Prostitution in Uruguay

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Prostitution in Uruguay was legislated in 2002 through the sex work law (17.515).[1] Before that, prostitution was unlegislated but it was not illegal, since the constitution allows any activity that is not forbidden by law.[2]

Prostitution must be performed in brothels (in Uruguay they have many names like “whiskerias” or “casas de masajes”). Police and municipal government are in charge of determining in which areas brothels may exist considering the characteristics of the place. However brothels may not function near schools or high schools.

Usually brothels use a red light as distinctive, or have discrete announcements with the name of the establishment and a suggestive phrase to attract clients.

In order to open, a brothel must have the authorization of the municipal government and the state police and follow certain rules dictated by the ministry or public health .

Minors are not allowed to enter brothels, in addition of performing any kind of activity inside.

As any commercial establishment brothels pay taxes and have social security obligations

Both, males and females over the age of 18 can work as prostitutes. Sex works must enroll the national sex work register, this demands an initial and periodical health checks focus in the prevention, detection and treatments of STDS.

The register gives the worker a license which is necessary to work in brothels. All data from the register is confidential.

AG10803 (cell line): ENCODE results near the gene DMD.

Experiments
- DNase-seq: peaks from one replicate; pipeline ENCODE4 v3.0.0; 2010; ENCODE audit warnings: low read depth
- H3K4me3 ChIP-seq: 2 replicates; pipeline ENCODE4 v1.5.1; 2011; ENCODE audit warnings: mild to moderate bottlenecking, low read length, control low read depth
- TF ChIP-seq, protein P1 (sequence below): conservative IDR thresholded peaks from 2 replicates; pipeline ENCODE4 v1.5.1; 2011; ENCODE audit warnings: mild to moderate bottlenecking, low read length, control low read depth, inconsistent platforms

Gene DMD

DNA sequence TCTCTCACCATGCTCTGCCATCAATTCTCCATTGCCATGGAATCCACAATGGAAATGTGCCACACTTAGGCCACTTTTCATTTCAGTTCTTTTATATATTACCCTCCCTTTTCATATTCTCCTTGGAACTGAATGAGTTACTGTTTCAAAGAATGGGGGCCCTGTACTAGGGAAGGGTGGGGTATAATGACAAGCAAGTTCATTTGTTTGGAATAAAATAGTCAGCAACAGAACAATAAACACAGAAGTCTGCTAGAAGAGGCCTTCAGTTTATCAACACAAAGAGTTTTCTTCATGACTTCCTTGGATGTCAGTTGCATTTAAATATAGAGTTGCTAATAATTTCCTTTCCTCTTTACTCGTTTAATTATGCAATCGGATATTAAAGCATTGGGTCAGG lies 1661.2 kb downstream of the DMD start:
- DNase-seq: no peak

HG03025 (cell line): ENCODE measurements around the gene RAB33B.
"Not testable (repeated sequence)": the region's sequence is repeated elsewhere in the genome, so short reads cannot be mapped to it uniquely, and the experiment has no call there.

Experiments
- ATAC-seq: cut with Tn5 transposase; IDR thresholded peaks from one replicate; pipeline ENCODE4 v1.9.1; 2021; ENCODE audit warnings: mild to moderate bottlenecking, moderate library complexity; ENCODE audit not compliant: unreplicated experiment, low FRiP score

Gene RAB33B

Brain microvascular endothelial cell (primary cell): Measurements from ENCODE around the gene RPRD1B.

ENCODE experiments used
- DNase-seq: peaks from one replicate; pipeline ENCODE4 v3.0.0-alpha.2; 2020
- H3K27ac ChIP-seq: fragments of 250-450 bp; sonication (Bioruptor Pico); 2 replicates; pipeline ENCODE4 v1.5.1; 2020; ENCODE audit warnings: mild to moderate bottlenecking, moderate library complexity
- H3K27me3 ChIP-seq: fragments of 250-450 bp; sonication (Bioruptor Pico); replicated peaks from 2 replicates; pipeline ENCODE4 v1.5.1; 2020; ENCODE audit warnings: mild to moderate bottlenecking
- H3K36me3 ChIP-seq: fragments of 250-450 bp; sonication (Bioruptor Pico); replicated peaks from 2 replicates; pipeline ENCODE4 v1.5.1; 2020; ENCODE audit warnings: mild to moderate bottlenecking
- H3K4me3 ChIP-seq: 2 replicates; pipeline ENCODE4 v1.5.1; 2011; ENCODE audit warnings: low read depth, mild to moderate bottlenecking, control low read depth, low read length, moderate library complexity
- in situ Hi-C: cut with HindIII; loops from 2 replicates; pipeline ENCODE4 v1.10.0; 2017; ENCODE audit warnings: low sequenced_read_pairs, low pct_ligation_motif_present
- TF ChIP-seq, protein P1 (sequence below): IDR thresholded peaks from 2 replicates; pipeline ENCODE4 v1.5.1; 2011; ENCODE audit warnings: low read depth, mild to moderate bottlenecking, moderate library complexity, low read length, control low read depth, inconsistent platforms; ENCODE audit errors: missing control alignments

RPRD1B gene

As any worker in Uruguay sex workers are protected by social security laws.

Despite this, many sex workers work on the streets or independently and not always have health checks.

Violation to the sex work law is punishable with fines. Pimping, commercial sexual exploitation of adults and minors is illegal and severely punished.[3] The government often lunches campaigns to persuade tourists and residents of hiring or promoting minors prostitution.[4]

Prostitution is currently not a subject of debate.

There is a worrying presence of Dominican prostitutes in Uruguay who took advantage of a formerly liberal immigration policy.


  1. ^ "Law 16.832: Sex labour" (in Spanish). Parliament of Uruguay. July 9, 2002. Archived from the original on January 26, 2015. Retrieved January 26, 2015. 
  2. ^ "Constitution of Uruguay, article 10" (in Spanish). 2004. Archived from the original on December 22, 2014. Retrieved January 22, 2015. (...) No inhabitant of the Republic will be obliged to do what the law does not demand nor deprived of what it does not prohibit. 
  3. ^ "Law 8080: Criminal code. Repression of the crime of pimping and related offenses" (in Spanish). Parliament of Uruguay. June 1, 1927. Archived from the original on April 16, 2014. Retrieved January 26, 2015. 
  4. ^ "“No hay excusas”, la campaña de Inau y contra la explotación sexual de niños y jóvenes" (in Spanish). El Observador. April 9, 2013. Archived from the original on June 15, 2013.